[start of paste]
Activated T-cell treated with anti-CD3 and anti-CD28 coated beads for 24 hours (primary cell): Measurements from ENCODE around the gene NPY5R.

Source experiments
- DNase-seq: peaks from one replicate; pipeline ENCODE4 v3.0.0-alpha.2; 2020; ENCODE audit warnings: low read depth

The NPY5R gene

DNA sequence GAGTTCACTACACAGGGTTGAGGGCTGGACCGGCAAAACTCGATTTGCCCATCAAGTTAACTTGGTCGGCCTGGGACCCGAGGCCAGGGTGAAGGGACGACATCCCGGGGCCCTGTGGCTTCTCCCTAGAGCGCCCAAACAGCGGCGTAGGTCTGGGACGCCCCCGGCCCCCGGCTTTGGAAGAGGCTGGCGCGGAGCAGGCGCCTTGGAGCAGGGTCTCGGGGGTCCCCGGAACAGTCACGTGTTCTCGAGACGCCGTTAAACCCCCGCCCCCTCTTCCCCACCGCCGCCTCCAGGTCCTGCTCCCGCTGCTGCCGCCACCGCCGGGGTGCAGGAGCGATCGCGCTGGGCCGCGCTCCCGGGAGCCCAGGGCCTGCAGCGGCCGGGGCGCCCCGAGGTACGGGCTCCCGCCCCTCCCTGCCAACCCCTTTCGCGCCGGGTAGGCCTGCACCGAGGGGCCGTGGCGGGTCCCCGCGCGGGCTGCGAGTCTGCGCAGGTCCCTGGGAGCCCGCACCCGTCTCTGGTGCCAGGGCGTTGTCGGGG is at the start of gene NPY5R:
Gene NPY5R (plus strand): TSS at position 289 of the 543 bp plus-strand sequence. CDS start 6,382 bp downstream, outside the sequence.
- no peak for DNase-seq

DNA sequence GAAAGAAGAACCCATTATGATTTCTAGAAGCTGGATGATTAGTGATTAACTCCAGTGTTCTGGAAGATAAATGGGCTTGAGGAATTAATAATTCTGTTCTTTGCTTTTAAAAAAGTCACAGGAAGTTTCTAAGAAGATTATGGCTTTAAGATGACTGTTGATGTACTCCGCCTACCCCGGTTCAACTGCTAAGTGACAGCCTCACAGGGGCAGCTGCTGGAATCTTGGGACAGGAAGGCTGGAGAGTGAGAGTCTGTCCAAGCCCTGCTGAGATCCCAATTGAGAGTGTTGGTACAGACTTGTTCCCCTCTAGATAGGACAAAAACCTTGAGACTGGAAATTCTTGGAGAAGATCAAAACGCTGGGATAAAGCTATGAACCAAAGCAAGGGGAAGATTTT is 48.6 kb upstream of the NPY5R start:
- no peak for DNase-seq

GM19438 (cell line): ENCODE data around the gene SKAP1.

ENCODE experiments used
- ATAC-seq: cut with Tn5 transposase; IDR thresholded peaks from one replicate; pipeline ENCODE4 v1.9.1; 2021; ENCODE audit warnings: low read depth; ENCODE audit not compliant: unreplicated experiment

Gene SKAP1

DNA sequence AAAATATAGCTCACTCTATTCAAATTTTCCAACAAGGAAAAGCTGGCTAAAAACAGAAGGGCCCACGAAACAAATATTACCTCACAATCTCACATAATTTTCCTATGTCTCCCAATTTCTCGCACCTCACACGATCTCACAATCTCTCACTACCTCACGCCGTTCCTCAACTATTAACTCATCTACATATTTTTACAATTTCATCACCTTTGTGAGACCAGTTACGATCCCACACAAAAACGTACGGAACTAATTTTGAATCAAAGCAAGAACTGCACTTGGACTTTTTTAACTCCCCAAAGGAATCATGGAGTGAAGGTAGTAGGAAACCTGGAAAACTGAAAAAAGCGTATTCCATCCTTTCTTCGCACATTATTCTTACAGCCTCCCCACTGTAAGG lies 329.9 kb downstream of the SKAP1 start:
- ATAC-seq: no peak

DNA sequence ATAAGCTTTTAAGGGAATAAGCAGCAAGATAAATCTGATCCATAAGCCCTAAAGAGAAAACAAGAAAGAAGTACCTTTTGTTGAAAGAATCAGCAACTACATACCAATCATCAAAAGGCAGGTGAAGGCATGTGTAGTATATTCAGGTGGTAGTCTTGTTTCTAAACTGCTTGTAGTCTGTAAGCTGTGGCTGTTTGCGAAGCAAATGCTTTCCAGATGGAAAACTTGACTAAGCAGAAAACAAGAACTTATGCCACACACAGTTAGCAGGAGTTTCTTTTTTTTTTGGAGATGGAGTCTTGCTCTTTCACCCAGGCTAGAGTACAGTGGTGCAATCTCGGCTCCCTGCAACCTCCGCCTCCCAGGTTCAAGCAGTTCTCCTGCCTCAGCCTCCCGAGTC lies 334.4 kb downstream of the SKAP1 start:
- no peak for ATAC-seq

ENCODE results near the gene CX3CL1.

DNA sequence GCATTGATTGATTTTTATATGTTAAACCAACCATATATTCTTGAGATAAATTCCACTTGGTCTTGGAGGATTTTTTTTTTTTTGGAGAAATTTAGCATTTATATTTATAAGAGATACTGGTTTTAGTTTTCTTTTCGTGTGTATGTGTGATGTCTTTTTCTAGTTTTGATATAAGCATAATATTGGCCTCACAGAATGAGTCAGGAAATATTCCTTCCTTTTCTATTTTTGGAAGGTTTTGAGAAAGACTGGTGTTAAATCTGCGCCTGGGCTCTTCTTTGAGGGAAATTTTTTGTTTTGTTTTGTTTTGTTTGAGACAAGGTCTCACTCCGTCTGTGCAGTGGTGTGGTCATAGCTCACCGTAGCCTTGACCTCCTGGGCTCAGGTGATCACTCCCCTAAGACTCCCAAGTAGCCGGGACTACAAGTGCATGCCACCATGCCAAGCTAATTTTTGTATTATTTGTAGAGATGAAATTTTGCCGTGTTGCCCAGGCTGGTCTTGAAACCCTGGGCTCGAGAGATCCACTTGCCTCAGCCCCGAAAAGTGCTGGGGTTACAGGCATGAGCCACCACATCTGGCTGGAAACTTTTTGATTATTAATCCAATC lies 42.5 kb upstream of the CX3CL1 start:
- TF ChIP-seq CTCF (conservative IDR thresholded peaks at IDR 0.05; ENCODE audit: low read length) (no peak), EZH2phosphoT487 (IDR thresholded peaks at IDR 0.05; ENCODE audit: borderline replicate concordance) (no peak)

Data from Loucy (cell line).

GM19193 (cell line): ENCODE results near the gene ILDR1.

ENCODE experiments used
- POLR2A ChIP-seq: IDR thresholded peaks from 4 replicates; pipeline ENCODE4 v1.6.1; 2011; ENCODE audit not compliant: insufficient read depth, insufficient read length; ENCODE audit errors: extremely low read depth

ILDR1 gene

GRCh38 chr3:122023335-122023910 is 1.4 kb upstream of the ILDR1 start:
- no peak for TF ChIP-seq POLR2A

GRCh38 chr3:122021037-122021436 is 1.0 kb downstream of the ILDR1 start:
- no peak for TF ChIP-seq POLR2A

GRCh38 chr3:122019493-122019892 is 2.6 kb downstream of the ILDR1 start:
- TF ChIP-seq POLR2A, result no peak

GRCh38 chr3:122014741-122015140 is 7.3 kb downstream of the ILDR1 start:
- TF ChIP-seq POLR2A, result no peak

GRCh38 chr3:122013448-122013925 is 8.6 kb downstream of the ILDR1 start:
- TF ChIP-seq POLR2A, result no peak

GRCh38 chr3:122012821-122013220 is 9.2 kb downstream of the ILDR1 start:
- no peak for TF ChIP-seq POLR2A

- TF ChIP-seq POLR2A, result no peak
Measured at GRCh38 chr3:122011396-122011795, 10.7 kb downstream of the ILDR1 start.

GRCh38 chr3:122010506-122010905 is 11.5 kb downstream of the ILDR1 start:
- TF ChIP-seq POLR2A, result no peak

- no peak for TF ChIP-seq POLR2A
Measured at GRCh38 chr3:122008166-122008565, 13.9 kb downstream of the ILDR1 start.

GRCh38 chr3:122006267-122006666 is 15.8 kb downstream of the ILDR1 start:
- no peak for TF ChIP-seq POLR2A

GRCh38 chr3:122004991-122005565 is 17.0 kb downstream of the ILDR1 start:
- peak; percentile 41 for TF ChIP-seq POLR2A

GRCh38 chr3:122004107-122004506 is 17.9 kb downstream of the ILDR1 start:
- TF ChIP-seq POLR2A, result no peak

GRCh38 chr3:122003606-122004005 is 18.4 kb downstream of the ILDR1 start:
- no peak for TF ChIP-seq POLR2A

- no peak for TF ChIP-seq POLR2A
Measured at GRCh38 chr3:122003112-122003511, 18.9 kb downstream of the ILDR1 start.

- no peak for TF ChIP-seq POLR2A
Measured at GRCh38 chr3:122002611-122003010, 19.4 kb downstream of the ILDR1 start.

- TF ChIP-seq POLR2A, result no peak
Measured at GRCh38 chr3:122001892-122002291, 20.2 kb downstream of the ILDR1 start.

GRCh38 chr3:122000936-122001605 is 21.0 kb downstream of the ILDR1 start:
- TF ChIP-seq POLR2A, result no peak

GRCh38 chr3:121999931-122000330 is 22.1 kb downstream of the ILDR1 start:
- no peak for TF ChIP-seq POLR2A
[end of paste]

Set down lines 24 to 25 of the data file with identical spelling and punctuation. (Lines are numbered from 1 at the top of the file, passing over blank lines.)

- POLR2A ChIP-seq: IDR thresholded peaks from 4 replicates; pipeline ENCODE4 v1.6.1; 2011; ENCODE audit not compliant: insufficient read depth, insufficient read length; ENCODE audit errors: extremely low read depth

ILDR1 gene